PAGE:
Office:Mac versus Office:Windows and Camino vs Firefox

Discussion in 'Mac Apps and Mac App Store' started by wahoo10, Feb 14, 2009.

  1. wahoo10 macrumors 6502

    Feb 11, 2009
    I've heard Office:Mac isn't that great, and doesn't make up for what iWork 09 is missing. So I'm wondering what people think about it and why does it get such a bland reputation? Also, do people use a combination of the above? Such as iWork and Office:Windows? Both Offices? I do mainly word processing, some soft Excel work (no hardcore giant spreadsheets...yet), and general PowerPoints for presentations. I have access to cheap iWork/Offices (school discount) and a family pack of the top-level edition of Office:pC (family) so it isn't a big deal to get any of the above.

    Lastly, what's the difference between Camino and Firefox? I use Firefox currently and love it, mainly due to the add-ons (weather at the bottom, Gmail alert, skins, page views, other customizations). Tabs seem to be on all browsers these days, so are there any other key differences?
  2. yoppie macrumors 6502a

    Oct 19, 2007
    I use a combination of the two. I use Microsoft Office for Word and Excel since Word is causes me less problems with compatibility and Excel is more advanced then Numbers. I use iWork's Keynote application because it's better looking than PowerPoint.
  3. jackc macrumors 65816


    Oct 19, 2003
    For your needs, there's absolutely nothing wrong with Office for Mac. I use it all the time, and exchange files with a PC.
  4. Diaresi macrumors regular

    Aug 23, 2007
    Mac Office 2008 got a bad reputation when it was released since they cut out VBA support and it was AMAZINGLY slow. For example Office 2004 using Rosetta or VNCing into a remote computer and opening up Office 2007 was quicker.

    They have now sorted out most of these problems (especially the speed of loading) and it's a pretty damn good product IMO :)

    The problem, if you can call it that, is that Office 2008 Mac and Office 2007 Windows are two separate products. Designed by two teams. Now, it's not like these teams don't talk to each other or share certain things. But. Problems do arise because they aren't on the same code base and simply porting Office over to Mac OS X.

    Now, you're either going to get people whining that they don't always operate the same way (which is my complaint - sometimes you can get problems although with OOXML I have had a lot less than in previous versions) or that it doesn't look like a Mac app. They're a dedicated team and Mac Office 2008 is a product designed and built from the ground up for Mac OS X :) Which is why i can forgive it in the 0.5% chance there's a formatting problem with a file created on Office 2003 on Windows.

    iWork '09 on the other-hand can't really compete. Apple ask you to pay for third party apps to get equations and bibliographies into Pages whereas Word has both included in the price. iWork* is fine if you're living in your own little Mac bubble and just need some nice and easy software to do basic "office" things. Anything more and Office 2008 is worth it.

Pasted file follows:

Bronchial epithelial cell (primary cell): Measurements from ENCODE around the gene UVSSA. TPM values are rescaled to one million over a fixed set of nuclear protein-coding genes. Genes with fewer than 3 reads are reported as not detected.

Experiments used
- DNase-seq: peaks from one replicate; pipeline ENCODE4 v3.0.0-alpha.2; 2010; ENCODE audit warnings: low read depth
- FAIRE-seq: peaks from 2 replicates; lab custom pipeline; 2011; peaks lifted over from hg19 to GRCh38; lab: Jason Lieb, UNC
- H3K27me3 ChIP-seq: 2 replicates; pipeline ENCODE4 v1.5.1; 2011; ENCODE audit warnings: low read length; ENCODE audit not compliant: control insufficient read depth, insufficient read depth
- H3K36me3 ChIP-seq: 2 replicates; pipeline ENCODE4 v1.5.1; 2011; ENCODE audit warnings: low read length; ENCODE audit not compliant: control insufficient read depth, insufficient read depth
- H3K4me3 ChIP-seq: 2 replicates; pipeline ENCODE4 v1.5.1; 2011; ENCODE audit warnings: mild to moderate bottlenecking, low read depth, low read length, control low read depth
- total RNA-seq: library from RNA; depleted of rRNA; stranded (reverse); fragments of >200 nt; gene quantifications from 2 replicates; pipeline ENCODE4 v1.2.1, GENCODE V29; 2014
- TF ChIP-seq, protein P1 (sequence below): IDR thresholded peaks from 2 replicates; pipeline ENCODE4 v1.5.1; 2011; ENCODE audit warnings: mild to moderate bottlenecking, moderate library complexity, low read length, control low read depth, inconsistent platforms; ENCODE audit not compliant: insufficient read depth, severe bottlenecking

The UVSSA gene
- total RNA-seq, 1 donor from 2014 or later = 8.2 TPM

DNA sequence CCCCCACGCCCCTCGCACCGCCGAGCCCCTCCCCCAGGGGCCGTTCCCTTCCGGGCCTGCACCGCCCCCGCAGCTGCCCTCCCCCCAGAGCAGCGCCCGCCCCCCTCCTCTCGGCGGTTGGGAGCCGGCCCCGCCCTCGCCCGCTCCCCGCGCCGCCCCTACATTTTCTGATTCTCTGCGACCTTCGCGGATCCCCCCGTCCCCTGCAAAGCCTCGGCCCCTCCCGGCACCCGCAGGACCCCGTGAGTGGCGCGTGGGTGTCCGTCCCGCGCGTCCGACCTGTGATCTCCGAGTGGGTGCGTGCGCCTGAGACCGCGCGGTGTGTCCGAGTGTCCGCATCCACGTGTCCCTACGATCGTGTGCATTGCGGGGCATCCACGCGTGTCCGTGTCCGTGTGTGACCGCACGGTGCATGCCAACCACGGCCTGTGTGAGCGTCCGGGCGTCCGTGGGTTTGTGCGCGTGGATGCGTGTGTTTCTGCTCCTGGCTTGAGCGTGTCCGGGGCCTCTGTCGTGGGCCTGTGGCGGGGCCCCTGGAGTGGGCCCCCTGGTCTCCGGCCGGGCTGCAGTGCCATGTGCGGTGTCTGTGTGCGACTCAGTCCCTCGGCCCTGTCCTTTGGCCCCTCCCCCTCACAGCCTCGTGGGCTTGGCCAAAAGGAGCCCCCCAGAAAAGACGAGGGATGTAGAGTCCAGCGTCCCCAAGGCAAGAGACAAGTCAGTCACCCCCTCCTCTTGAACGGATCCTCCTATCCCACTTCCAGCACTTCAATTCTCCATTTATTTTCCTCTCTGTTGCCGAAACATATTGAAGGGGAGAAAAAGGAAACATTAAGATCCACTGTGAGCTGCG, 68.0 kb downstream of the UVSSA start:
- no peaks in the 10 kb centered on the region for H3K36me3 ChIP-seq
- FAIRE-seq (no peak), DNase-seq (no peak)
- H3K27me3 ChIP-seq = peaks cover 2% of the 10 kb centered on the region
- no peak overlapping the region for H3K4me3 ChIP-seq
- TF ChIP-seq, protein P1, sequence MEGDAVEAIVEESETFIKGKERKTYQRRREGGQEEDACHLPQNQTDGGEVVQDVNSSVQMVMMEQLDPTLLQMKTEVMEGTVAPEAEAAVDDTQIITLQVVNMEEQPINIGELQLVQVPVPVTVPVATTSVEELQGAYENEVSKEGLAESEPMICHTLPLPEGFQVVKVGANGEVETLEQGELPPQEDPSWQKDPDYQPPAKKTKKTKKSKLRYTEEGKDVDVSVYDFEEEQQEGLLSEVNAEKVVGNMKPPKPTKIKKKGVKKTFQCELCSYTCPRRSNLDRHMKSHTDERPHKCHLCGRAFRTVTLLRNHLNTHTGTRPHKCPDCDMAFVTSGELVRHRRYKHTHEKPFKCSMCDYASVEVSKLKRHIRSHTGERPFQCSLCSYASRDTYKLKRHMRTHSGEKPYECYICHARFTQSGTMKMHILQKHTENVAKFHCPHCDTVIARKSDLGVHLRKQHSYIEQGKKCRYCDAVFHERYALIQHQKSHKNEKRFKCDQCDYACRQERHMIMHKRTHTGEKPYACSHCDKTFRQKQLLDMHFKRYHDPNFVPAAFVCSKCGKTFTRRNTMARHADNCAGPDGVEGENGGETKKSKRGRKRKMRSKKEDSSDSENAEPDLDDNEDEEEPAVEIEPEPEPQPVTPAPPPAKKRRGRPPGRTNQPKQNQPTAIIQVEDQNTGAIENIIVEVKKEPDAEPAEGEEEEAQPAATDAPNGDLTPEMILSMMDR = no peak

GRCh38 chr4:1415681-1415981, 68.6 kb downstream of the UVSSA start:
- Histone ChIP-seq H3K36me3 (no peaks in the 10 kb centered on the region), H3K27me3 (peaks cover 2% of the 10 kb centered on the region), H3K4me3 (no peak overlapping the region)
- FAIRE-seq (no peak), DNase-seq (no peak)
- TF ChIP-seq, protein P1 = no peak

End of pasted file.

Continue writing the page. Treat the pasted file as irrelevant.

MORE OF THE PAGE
Firefox = Gecko rendering engine with a ported interface (although in the recent version they've added some native Mac looking things like buttons)

    Camino = Gecko rendering engine with a fully native (Cocoa) interface. This lacks Firefox Add-Ons though.

    *Keynote is pretty awesome though :D
  5. Gray-Wolf macrumors 68030


    Apr 19, 2008
    Pandora, Home Tree
    One additional difference, is Camino was made for Mac only. I have used both, but still prefer safari.
  6. MisterMe macrumors G4


    Jul 17, 2002
    We need to separate several issues that you have mixed together. Office 2008's major problem compared to Office 2007 is that it does not include Visual BASIC for Applications. Compatibility among the various versions of Office is a hope, not a guarantee. Until the release of Office 2007, Office 2004 [for the Mac] was the most compatible version on any platform. Open a file in one version of WinWord in a different version of WinWord and you will see what I mean.

    Apple's iWork and Microsoft Office solve different problems. Cross-shopping these two suites make as much sense as cross-shopping a Chevrolet Corvette and a Ford F-350 Super Duty. One caveat: Keynote presentations make PowerPoint presentations look like the scribblings of a child.

    Camino and Firefox are both Gecko-based browsers from the Mozilla Foundation. Camino is a binary Macintosh application. Firefox is compiled to Mozilla's XUL which is interpreted by a small runtime engine. Camino is for users who believe that web browsers should browse the web. Firefox is for users who want their browsers to browse the web and do every other thing that they can think of. The additional functionality is enabled via various and sundry themes, plug-ins, and extensions.

    I have versions of both installed on my Mac. However, I prefer Safari.
  7. chrisgeleven macrumors 6502

    Apr 28, 2002
    Manchester, NH
    I do not use Camino since I find they are a lot slower with updates, even security patches (for example, there hasn't been a Camino update yet that coincides with Firefox 3.0.6's security fixes). To me, using a browser that is insecure when there is known vulnerabilities in the wild is just asking for problems. Nevermind the fact that the Camino 2 beta just now is catching up to Firefox 3's underlying architecture improvements and it will be a long time before it catches up to Firefox 3.1's improvements (like the super fast JavaScript engine).

    Firefox 3 for the most part matches OS X's look and feel. It is quite fast even on my Core Duo Macbook and very stable.

    Personally, I see no reason to use Camino at this point if they can't keep up with Firefox's release schedule.

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